Canal+ is a major French television company, best known for the eponymous premium television channel. Over the years, the company has built up an impressive amount of thematic channels. Aside from the Canal+-branded channels that are a part of the the Canal+ premium "bouquet", there is also a bunch of channels in lower price-ranges that don't use the Canal+ name. They include a bunch of movie channels called CinéCinéma, four documentary channels called Planète and further thematic channels for news, sports, sports news, comedy, kids programmes, programmes for toddlers, television series, food programmes etcetera.
These channels have all had independent identities, but now it seems that is about to change. Canal+ is rebranding its thematic channels to include plus signs in their names and giving them all consistent logos. The CinéCinéma channels will be known as Ciné+. The other channels will simply add a plus sign at the end of the name, so Planète becomes Planète+, Comédie! becomes Comédie+, Télétoon becomes Télétoon+ etcetera.
I haven't found any info from Canal+ about this, so I don't know what their rationale behind this rebranding exercise is. It links together many TV brands with different origins that until now have had different target audiences and distinct identities. It is common to use an existing TV brand when launching a new TV channel, but it less common to impose a master brand on already established independent brands. There is a strong trend in Europe to link back to one corporate master brand in channel names, especially among state broadcasters and other broadcasters with a strong public connection, but there are some moving in the other direction (UKTV in the United Kingdom, for example).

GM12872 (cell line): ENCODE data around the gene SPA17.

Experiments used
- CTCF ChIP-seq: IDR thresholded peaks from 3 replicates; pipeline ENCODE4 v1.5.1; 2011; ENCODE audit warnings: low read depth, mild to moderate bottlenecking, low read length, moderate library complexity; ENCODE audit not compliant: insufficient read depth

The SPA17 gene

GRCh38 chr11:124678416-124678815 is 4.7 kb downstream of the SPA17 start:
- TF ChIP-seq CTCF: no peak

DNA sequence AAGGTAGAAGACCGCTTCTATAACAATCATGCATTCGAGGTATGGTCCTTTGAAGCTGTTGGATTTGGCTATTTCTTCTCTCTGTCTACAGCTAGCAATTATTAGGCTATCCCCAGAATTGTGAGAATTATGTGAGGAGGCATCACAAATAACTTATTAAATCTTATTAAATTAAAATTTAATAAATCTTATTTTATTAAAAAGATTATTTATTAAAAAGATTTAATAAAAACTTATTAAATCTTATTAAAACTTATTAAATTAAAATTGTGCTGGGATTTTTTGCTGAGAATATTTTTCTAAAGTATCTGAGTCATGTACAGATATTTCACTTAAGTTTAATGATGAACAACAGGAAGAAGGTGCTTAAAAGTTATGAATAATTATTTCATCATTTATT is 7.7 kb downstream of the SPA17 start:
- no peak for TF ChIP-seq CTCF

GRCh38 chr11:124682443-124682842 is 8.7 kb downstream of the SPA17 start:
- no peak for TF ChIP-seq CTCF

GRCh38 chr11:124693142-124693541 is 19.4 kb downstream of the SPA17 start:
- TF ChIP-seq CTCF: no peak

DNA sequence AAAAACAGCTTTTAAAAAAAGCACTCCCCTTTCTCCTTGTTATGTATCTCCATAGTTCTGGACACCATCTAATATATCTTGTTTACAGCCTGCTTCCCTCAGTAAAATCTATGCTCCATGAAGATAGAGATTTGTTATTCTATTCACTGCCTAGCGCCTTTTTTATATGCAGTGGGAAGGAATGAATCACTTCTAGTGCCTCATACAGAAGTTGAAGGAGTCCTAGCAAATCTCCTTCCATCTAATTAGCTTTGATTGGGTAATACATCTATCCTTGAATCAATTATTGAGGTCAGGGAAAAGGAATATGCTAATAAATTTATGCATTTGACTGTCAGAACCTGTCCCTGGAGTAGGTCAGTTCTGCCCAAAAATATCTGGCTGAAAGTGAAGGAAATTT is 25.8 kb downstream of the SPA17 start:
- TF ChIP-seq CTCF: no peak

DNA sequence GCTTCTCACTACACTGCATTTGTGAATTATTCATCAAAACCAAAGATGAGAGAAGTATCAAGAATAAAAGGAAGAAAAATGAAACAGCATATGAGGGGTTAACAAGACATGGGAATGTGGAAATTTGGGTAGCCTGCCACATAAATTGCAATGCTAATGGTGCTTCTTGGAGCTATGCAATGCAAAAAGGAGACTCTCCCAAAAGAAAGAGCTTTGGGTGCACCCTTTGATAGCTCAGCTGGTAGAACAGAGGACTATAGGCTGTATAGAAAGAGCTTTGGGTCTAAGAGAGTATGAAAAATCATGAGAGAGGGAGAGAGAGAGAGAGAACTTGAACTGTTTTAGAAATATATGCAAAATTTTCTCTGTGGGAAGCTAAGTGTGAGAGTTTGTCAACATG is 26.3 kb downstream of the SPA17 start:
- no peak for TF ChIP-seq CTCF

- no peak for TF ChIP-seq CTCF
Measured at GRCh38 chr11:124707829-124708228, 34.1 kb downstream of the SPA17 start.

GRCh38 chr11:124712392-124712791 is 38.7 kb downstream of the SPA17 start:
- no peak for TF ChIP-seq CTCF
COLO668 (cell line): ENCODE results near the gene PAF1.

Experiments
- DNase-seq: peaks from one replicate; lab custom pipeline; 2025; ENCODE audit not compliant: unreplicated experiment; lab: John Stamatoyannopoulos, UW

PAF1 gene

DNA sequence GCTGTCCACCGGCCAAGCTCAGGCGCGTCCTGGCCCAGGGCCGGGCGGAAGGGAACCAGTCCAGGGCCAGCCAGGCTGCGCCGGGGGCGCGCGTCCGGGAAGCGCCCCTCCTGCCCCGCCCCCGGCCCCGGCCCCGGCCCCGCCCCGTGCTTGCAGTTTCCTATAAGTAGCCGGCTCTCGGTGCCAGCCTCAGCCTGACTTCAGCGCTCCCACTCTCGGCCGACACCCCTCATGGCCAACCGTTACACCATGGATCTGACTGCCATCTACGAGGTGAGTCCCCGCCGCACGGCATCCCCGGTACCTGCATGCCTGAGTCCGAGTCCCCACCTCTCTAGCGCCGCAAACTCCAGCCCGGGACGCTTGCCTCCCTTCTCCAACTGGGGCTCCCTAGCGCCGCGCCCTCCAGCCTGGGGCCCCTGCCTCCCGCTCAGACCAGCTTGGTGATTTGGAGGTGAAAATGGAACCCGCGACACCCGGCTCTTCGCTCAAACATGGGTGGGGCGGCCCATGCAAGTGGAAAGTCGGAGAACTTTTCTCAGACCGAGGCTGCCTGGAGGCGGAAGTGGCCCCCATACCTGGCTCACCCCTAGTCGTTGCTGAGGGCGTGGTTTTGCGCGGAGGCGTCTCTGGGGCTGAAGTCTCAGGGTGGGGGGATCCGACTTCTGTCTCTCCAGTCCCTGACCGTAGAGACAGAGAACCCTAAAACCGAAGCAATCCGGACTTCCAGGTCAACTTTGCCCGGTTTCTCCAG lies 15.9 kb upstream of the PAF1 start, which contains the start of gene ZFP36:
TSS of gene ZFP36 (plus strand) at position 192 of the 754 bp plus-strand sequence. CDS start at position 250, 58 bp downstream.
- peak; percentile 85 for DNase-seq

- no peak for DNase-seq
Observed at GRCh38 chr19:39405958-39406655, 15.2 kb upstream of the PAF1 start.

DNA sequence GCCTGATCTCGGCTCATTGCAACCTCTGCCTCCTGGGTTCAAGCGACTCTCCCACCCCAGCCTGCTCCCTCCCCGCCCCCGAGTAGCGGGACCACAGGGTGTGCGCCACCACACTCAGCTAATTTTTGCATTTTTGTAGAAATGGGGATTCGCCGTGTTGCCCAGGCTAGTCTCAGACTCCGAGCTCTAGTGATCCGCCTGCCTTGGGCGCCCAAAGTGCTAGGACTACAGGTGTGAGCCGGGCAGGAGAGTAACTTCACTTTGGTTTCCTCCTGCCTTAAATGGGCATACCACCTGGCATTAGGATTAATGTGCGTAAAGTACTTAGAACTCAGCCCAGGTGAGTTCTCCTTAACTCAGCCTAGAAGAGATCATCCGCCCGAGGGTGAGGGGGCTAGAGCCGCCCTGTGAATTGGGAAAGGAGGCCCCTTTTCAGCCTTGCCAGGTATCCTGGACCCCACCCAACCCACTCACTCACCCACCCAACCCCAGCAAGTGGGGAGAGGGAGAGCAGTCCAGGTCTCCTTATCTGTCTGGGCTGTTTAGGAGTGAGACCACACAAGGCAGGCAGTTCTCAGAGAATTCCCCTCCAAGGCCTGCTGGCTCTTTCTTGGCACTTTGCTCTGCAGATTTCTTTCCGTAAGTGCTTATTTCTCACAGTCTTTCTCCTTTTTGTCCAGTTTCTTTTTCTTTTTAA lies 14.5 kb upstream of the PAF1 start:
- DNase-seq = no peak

It seems like this was first discovered by a vigilant user on the French media forum Lenodal called "jyheme", who reported about a bunch of trademark applications that had been filed to the French intellectual property office in early March. So far, I have seen very little other coverage about this, but it appears the new names will launch on May 17.
The recurring element in the new channel logos is a (usually grey) rectangle with the channel name written with Canal+'s adaptation of Futura. Canal+ has used a similar rectangle logo since 1995. The rest of the execution differs, and most channels carry over elements from their previous identity.
The new logos that have been discovered so far are displayed below with most of the previous logos. The group also the news channel i-Télé, the food channel Cuisine TV, the hunting/fishing channel Seasons and the TV series channel Jimmy.
CinéCinéma is a package of themed movie channels, which will be renamed Ciné+. It was launched in 1991 and has expanded over the years, merging with TPS in 2007, and soon also merging with Orange Cinéma Séries. The previous look was launched in 2008 and used a system of angled rectangles. With the exception of the altered main logo, that system seems mostly preserved.
The sports channel Sport+ was known as Pathé Sport until 2002 when the movie studio sold it to Canal+. The other sports channels already had a strong visual link to Canal+. Foot+ and Rugby+ and premium channels dedicated to soccer and rugby, respectively, while InfoSport is a sports news channel which came to Canal+ after it merged with the competing satellite broadcaster TPS in 2007.
Their new logos use an additional tilted rectangle with a folded corner, retaining their previous colours.
Planète is a documentary channel founded in 1988. Its logo has always been a rectangle with the channel name and a circle. The current "marble" version of the logo was launched in January 2004. It also has three sister channels, with logos based on the same template.
In the new logos, the marbles are kept and placed behind the grey rectangle.
The comedy channel Comédie! simply takes the previous exclamation mark icon and slaps the grey rectangle on top.
The kids channels are completely overhauled. The logos have irregular blobs in the background and cuddlier letters on the rectangle.
CanalSat magazine (archive)